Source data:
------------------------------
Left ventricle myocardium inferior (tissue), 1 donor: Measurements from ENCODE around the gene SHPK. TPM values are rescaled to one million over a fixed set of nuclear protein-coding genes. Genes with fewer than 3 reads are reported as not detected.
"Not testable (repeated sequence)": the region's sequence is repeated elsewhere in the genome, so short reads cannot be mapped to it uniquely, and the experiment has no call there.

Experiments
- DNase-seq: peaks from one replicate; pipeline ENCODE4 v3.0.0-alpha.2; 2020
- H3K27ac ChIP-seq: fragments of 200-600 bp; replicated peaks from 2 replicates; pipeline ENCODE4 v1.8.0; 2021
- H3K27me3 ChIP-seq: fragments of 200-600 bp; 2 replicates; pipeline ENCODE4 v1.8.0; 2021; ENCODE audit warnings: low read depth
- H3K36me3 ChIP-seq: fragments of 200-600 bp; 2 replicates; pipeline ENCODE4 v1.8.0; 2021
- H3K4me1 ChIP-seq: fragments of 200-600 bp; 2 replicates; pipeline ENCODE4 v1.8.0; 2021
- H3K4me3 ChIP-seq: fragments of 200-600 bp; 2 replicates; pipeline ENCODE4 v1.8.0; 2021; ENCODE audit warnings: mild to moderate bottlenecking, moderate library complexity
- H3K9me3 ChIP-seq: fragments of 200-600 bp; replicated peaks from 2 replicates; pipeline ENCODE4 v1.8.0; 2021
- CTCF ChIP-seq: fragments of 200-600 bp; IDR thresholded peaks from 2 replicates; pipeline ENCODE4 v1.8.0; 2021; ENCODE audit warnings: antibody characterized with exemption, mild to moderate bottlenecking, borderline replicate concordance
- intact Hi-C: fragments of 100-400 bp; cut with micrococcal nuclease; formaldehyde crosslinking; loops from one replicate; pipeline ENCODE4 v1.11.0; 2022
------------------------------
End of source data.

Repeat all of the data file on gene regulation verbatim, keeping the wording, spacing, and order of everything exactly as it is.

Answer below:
Left ventricle myocardium inferior (tissue), 1 donor: Measurements from ENCODE around the gene SHPK. TPM values are rescaled to one million over a fixed set of nuclear protein-coding genes. Genes with fewer than 3 reads are reported as not detected.
"Not testable (repeated sequence)": the region's sequence is repeated elsewhere in the genome, so short reads cannot be mapped to it uniquely, and the experiment has no call there.

Experiments
- DNase-seq: peaks from one replicate; pipeline ENCODE4 v3.0.0-alpha.2; 2020
- H3K27ac ChIP-seq: fragments of 200-600 bp; replicated peaks from 2 replicates; pipeline ENCODE4 v1.8.0; 2021
- H3K27me3 ChIP-seq: fragments of 200-600 bp; 2 replicates; pipeline ENCODE4 v1.8.0; 2021; ENCODE audit warnings: low read depth
- H3K36me3 ChIP-seq: fragments of 200-600 bp; 2 replicates; pipeline ENCODE4 v1.8.0; 2021
- H3K4me1 ChIP-seq: fragments of 200-600 bp; 2 replicates; pipeline ENCODE4 v1.8.0; 2021
- H3K4me3 ChIP-seq: fragments of 200-600 bp; 2 replicates; pipeline ENCODE4 v1.8.0; 2021; ENCODE audit warnings: mild to moderate bottlenecking, moderate library complexity
- H3K9me3 ChIP-seq: fragments of 200-600 bp; replicated peaks from 2 replicates; pipeline ENCODE4 v1.8.0; 2021
- CTCF ChIP-seq: fragments of 200-600 bp; IDR thresholded peaks from 2 replicates; pipeline ENCODE4 v1.8.0; 2021; ENCODE audit warnings: antibody characterized with exemption, mild to moderate bottlenecking, borderline replicate concordance
- intact Hi-C: fragments of 100-400 bp; cut with micrococcal nuclease; formaldehyde crosslinking; loops from one replicate; pipeline ENCODE4 v1.11.0; 2022